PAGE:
The group behind a controversial $650 million development in Sydney’s Cockle Bay has made its case to the Independent Planning Commission in one last attempt to gain approval.
The investors (GPT, Brookfield and AMP Capital) are proposing a 183-metre tower for the eastern edge of Darling Harbour. The proposal has previously received criticism from the City of Sydney, with concerns that the tower will overshadow the future Town Hall Square (THS).
The proposal has undergone four rounds of design changes since the plan was first announced in early 2016. It is now the investors’ last chance to get the proposal through, with representatives arguing that the public benefits of the project outweigh the overshadowing, setback issues and the tower’s impact on private harbor views.
A new design sees the tower slightly shorter and closer to existing commercial real estate. However, it would still overshadow the future THS, blocking 6.8 hours of sunlight per year.
In their submission to the panel, the representatives professed there would be significant benefit to the public, with the project providing a hectare of public open space over the Western Distributor freeway, allowing improved pedestrian access between the CBD and Darling Harbour.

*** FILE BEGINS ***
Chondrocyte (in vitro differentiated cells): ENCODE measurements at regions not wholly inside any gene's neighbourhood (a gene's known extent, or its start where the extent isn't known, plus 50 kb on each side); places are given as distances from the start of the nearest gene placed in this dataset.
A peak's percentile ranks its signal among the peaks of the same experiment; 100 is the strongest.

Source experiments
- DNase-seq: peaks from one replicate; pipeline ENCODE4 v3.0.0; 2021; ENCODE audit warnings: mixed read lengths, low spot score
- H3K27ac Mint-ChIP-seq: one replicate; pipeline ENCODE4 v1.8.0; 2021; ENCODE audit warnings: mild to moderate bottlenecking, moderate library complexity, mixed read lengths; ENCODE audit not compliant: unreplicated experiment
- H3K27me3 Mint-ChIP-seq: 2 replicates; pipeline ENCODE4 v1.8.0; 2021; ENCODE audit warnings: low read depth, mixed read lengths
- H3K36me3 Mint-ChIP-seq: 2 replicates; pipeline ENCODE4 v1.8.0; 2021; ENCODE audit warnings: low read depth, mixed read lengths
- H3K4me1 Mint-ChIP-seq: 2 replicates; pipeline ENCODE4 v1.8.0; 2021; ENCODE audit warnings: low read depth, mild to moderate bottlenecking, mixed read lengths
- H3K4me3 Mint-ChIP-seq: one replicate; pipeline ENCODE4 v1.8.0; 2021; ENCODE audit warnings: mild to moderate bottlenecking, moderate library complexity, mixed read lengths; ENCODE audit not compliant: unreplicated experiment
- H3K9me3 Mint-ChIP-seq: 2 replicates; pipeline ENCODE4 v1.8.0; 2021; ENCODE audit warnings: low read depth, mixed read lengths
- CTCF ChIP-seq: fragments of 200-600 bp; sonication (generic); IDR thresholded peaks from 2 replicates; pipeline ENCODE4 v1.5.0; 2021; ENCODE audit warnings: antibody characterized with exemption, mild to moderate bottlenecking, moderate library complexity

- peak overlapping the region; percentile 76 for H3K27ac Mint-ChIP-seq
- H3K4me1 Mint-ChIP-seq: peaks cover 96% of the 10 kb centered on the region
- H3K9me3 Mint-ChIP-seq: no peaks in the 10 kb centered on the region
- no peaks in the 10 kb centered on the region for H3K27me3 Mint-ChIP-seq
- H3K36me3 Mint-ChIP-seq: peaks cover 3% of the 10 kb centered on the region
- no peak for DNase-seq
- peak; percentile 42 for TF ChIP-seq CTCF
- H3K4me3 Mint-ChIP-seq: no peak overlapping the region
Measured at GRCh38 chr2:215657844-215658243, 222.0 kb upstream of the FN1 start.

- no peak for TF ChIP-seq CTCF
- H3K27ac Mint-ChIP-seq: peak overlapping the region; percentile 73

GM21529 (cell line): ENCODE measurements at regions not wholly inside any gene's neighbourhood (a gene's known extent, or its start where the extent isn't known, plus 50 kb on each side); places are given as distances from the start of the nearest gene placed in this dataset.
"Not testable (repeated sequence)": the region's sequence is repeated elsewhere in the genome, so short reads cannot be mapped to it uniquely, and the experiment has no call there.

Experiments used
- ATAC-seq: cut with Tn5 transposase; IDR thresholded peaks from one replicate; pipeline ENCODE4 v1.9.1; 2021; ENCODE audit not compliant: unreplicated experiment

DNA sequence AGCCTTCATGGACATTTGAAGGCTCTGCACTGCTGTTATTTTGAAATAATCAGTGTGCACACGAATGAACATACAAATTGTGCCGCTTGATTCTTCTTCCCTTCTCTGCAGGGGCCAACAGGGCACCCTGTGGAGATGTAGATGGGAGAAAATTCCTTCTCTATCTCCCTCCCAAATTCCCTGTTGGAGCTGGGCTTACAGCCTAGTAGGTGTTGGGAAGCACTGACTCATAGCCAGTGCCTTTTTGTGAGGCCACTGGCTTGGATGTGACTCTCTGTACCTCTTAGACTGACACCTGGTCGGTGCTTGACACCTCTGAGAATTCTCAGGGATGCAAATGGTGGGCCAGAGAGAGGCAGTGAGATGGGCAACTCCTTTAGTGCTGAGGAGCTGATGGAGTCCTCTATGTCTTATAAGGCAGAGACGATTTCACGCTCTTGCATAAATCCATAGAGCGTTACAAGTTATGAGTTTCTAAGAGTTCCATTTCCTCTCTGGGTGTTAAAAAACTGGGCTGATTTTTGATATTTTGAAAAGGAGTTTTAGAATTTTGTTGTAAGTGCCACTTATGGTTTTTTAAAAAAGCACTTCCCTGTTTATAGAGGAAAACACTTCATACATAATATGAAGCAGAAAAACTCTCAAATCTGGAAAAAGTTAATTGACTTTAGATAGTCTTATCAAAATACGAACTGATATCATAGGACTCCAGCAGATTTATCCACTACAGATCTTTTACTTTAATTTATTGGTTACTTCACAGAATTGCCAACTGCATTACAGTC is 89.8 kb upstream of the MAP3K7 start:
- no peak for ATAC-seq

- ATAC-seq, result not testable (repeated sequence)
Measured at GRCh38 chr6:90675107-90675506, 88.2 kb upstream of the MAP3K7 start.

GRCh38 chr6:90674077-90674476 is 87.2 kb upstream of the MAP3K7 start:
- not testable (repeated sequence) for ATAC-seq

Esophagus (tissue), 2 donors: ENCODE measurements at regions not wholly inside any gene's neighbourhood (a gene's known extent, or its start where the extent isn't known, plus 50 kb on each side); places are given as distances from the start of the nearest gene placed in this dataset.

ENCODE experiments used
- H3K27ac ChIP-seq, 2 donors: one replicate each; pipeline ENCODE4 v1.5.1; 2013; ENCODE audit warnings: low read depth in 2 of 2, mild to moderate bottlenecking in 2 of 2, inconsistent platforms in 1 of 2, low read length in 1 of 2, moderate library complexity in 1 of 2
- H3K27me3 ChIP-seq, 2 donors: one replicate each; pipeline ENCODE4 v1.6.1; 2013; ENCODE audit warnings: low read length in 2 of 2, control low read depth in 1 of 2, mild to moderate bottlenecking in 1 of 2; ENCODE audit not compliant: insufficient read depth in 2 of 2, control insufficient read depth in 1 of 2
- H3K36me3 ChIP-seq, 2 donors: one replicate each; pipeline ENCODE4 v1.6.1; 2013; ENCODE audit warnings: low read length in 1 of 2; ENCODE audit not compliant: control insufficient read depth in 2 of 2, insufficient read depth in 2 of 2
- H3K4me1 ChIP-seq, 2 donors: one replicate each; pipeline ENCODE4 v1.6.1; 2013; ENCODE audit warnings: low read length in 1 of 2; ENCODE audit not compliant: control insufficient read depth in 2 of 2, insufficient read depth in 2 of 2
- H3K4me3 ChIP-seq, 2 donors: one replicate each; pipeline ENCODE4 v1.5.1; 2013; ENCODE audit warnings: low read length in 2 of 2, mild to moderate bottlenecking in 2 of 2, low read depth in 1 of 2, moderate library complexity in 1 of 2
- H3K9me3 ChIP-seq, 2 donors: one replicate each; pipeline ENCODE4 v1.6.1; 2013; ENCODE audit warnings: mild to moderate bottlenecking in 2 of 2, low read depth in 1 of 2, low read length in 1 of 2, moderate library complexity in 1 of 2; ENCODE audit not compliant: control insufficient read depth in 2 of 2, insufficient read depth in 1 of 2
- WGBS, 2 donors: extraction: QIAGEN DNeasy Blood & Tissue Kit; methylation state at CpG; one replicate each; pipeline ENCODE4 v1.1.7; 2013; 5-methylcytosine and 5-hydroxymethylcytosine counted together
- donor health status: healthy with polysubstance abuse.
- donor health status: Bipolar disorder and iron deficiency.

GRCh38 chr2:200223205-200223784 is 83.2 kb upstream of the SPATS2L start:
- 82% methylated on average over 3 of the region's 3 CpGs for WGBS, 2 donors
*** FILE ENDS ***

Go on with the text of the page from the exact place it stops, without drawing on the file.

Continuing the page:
“Darling Harbour has become such a focus for celebrations and gatherings and community activities and visitation,” says architect and design director of FJMT, Richard Francis-Jones, to the panel.
“There is an enormous opportunity to connect it through to the city but to enhance this experience, and in a sense we’ve conceived the lower levels of this development as almost a series of terraces which form this kind of natural amphitheatre into Darling Harbour which can have a series of uses which contribute to its public and social uses.
“Another really significant opportunity for this project is to improve the connection of Pyrmont Bridge to the city. The Western Distributor cut off the bridge quite decisively at this point, and while there has been a connection there, the kind of coalescence of monorail, pedestrian access, clearances above the freeway and pedestrian equitable access has meant that while the link there was possible it wasn’t a very pleasant or indeed, intuitive experience.
According to Sacha Coles, director of Aspect Studios, an elevated park will be the centrepiece of the development.
“This, really, will be a park for the people of Sydney,” he tells the panel.
“It will be a place of event. It’ll be a place that’ll be curated … It’s open 24/7.
“We’ve tried to integrate as much greenery in terms of canopy cover, biodiversity and also trying to ameliorate urban heat island in this particular place. It’s like nothing else around this context of Darling Harbour other than, if you like, Tumbalong Park to the south or Barangaroo Headland.”
Image credit: Brookfield